Cecil’s Cafe closes

Long-time eatery was founded in 1960

T-R PHOTO BY SARA JORDAN-HEINTZ Cecil’s Cafe, the popular eatery founded in 1960, has officially closed its doors. First operated by Cecil Johnson, the restaurant had served as a meeting place for a variety of clubs and gatherings.

Cecil’s Cafe, the iconic business located at 13 Iowa Avenue East, has served its last customers.

First founded in 1960 by the late Cecil Johnson, the eatery, known for its breakfast fare and tenderloins, has officially closed its doors. In its later years, the restaurant was operated by Cecil’s son Gordie Johnson. Two years ago, he sold it to Kim Keyes.

“It’s a sad day for Marshalltown,” Johnson said in a statement to the T-R.

Efforts to reach Keyes for comment were unsuccessful.

The business not only served its loyal dining patrons, but provided meeting space for a variety of clubs, social groups and had hosted a slew of political candidates through the years.

“I loved it when I was young and my dad would call it a ‘greasy spoon.’ Loved that place,” Laurie Kramer said of her experience.

Now, all the community is left with is nearly 60 years of memories.

“I worked there from age 14-18 — until 1974 — as a dishwasher,” Deb Hazen Fiser said. “And my hubby’s mother was Eva — she was the head cook there until she died.”

Patron Addie Bane said it was her son’s favorite breakfast spot.

“The owners were fantastic and always provided such great service,” Bane said.

The restaurant was also known for its cheerful, plump rooftop chicken mascot.

“Chicken in the sky restaurant is what my grandson called it,” Darla Knutson said.

Nancy Adams said she hopes the city can keep or purchase the rooster because it is an iconic, genuine vintage sculpture.

Michelle Roseburrough, Administrator of the Historical Society of Marshall County, said its closure impacts Marshalltown’s history.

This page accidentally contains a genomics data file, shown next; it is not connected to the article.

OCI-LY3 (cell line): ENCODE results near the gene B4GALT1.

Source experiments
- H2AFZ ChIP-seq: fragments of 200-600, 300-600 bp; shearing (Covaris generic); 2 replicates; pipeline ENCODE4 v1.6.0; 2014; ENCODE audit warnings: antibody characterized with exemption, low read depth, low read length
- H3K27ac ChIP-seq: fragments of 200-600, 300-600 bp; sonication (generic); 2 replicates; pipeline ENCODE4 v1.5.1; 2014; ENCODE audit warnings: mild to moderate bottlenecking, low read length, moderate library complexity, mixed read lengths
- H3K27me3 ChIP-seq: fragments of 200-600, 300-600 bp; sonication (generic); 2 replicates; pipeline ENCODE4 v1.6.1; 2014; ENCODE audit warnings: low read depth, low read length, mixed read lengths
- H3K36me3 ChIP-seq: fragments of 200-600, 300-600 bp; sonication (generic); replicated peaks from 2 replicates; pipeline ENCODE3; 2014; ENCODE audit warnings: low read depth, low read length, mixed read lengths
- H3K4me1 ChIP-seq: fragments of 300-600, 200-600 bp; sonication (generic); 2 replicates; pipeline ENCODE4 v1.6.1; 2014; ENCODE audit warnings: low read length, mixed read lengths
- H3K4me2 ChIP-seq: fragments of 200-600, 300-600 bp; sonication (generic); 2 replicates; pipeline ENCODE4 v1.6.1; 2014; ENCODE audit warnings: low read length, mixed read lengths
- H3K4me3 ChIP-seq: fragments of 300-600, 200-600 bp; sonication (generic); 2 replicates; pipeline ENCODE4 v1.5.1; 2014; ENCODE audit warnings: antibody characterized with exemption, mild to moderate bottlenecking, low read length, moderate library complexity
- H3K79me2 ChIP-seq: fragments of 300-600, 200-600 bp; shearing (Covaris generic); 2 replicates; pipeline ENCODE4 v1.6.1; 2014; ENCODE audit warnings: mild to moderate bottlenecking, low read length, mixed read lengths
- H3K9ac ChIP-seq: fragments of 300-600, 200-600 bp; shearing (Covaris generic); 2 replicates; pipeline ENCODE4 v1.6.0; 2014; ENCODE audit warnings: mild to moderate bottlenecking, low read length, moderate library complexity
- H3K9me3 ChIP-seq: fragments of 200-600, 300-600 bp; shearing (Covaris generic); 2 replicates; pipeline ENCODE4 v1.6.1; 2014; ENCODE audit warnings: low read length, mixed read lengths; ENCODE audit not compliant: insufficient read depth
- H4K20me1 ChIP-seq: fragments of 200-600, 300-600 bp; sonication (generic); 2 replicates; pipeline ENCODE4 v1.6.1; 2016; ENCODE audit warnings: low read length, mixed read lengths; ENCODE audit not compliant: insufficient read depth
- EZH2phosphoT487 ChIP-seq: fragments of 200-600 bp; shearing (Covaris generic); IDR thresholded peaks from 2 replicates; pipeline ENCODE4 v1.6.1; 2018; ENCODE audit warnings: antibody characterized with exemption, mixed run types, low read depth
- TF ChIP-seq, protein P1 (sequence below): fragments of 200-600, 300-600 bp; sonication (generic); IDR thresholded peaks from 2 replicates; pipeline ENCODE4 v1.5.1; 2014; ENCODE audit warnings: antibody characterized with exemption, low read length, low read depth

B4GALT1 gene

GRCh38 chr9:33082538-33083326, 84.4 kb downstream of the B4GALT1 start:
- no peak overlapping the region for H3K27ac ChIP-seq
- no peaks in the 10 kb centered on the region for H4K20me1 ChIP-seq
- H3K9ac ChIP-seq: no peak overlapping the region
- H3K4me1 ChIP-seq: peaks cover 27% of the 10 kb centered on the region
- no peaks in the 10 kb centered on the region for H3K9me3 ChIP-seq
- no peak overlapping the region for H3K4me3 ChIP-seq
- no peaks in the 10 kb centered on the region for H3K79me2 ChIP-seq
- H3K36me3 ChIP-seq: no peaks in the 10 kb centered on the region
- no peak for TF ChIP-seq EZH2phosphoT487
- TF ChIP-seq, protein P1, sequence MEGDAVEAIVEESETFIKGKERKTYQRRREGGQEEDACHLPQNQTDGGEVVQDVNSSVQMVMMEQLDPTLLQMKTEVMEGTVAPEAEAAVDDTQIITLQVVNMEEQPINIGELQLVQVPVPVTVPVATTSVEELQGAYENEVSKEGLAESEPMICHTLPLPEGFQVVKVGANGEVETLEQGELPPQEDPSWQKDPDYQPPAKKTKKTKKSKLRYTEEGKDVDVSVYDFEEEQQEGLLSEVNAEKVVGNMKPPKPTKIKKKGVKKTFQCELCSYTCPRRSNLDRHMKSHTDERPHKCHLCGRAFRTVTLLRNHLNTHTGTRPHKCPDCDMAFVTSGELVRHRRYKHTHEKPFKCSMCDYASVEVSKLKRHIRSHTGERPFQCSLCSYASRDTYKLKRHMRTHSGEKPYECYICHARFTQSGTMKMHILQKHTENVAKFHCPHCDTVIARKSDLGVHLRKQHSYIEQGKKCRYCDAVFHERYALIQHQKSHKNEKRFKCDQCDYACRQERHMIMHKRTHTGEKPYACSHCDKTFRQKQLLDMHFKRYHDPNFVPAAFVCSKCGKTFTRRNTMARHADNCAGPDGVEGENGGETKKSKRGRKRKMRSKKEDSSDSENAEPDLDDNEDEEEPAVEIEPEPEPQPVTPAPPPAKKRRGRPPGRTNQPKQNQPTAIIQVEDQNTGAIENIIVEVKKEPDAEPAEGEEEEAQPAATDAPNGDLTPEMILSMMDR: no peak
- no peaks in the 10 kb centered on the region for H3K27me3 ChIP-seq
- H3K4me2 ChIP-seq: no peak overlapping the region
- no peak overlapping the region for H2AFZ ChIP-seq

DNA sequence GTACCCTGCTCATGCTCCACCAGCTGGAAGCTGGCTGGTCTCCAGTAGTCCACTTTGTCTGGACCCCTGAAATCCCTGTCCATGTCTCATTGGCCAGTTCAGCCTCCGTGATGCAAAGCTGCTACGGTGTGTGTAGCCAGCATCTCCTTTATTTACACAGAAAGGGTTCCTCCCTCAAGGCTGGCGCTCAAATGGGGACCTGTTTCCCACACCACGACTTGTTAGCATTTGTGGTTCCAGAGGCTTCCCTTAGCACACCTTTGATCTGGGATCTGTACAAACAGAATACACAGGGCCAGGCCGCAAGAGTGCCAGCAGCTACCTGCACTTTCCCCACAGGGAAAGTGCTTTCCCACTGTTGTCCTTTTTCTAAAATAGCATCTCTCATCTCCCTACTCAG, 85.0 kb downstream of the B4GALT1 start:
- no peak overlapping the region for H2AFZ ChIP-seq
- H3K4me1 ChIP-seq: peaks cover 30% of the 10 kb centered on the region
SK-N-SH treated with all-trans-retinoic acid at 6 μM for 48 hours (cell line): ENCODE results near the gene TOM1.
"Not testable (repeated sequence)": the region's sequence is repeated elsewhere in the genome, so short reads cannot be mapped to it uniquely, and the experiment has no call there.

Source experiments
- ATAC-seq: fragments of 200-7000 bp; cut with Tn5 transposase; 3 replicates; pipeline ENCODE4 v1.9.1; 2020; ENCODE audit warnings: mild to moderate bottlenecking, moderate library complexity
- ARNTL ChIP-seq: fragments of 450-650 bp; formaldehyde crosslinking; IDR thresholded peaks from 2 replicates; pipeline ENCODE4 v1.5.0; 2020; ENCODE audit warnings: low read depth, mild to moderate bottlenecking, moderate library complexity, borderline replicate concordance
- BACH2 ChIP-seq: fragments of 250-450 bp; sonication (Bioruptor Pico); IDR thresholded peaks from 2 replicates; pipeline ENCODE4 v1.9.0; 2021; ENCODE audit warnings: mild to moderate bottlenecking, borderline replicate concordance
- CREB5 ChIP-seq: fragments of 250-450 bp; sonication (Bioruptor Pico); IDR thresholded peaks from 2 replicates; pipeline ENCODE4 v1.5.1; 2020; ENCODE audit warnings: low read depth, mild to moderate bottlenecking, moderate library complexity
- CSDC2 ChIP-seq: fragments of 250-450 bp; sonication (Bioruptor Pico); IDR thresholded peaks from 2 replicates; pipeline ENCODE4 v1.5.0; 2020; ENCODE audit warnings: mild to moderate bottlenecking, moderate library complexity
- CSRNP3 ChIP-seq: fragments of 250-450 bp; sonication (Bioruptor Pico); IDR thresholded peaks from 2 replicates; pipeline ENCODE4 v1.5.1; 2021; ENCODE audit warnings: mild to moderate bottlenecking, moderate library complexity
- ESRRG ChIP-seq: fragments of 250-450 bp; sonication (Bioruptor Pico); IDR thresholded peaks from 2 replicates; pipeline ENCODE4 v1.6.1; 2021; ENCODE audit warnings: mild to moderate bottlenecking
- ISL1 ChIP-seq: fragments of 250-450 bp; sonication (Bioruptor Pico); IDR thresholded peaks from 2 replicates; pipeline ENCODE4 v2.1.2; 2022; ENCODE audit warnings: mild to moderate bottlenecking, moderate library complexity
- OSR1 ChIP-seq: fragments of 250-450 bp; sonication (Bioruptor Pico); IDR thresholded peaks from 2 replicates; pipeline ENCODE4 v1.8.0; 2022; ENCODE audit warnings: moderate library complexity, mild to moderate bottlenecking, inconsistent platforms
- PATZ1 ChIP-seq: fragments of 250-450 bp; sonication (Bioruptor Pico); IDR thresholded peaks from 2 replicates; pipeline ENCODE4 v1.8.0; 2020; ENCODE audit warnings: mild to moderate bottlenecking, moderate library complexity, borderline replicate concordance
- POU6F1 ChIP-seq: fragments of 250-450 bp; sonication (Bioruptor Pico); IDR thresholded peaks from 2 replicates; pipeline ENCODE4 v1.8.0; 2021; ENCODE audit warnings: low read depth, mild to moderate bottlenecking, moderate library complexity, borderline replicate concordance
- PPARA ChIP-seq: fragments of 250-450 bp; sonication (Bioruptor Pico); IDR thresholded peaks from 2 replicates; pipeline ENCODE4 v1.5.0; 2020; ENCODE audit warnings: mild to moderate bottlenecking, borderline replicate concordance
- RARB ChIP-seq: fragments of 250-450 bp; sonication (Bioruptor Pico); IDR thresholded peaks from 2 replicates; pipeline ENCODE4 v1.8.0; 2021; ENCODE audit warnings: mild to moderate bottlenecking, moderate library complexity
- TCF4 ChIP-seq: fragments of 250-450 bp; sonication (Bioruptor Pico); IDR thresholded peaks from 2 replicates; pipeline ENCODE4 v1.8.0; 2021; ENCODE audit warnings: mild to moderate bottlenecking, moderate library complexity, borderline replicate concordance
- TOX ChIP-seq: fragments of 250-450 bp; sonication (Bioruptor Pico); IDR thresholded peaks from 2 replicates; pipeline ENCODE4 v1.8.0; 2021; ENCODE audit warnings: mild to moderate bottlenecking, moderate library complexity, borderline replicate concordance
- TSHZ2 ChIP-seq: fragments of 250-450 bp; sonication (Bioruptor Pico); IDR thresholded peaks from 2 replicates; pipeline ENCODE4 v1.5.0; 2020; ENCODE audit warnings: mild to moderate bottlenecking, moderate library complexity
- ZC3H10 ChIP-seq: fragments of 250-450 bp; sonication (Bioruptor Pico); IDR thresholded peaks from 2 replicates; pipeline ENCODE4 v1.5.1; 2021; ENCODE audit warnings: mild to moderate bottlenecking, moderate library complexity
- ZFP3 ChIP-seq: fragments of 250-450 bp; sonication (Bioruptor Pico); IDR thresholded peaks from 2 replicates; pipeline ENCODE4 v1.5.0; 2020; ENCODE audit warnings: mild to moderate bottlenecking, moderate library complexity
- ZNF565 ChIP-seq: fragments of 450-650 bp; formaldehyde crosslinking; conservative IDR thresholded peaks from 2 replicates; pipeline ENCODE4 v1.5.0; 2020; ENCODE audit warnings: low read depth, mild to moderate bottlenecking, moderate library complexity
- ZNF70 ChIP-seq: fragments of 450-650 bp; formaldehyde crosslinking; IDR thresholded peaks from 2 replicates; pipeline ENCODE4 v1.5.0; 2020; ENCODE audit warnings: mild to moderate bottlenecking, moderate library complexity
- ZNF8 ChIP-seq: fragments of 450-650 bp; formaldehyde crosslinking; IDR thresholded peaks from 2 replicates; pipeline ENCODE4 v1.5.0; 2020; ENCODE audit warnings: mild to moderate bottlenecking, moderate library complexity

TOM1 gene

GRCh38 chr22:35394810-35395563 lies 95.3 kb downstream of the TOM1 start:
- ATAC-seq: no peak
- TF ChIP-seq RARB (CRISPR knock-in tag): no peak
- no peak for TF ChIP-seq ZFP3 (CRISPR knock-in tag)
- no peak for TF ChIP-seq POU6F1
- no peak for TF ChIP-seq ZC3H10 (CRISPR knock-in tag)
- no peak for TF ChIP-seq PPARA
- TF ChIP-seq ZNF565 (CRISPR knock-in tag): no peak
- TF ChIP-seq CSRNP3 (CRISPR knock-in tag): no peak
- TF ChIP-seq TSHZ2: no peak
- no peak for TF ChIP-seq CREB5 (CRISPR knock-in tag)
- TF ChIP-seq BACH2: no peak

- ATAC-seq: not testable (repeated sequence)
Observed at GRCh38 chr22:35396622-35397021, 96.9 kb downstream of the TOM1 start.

“Cecil’s has been a Marshalltown landmark, and from a historical perspective, it is always sad to lose a place that figures strongly in the memories of those in our community,” Roseburrough said. “Personally, it was always a treat to get to eat there when I visited my grandparents, who lived just down the road on old (Highway) 30 at the Pianoforte. My son tried to go there last weekend when he was home from college and was disappointed to find it closed. He’s sad about the closure, as Cecil’s has always been a favorite of my diner-loving kid.”

Marshalltown Area Chamber of Commerce Executive Director Lynn Olberding said in order to maintain businesses locally, the public needs to frequent them.

“It is always difficult to lose a business in the community, especially one with such a long history of serving Marshalltown. That’s why the Chamber’s ‘Think Local First’ message is as important now as it has ever been,” she said. “If you can get what you need or want in the community, please do so and support the local businesses and organizations that support so many of the events and activities we enjoy in Marshalltown.”


Contact Sara Jordan-Heintz at 641-753-6611 or sjordan@timesrepublican.com


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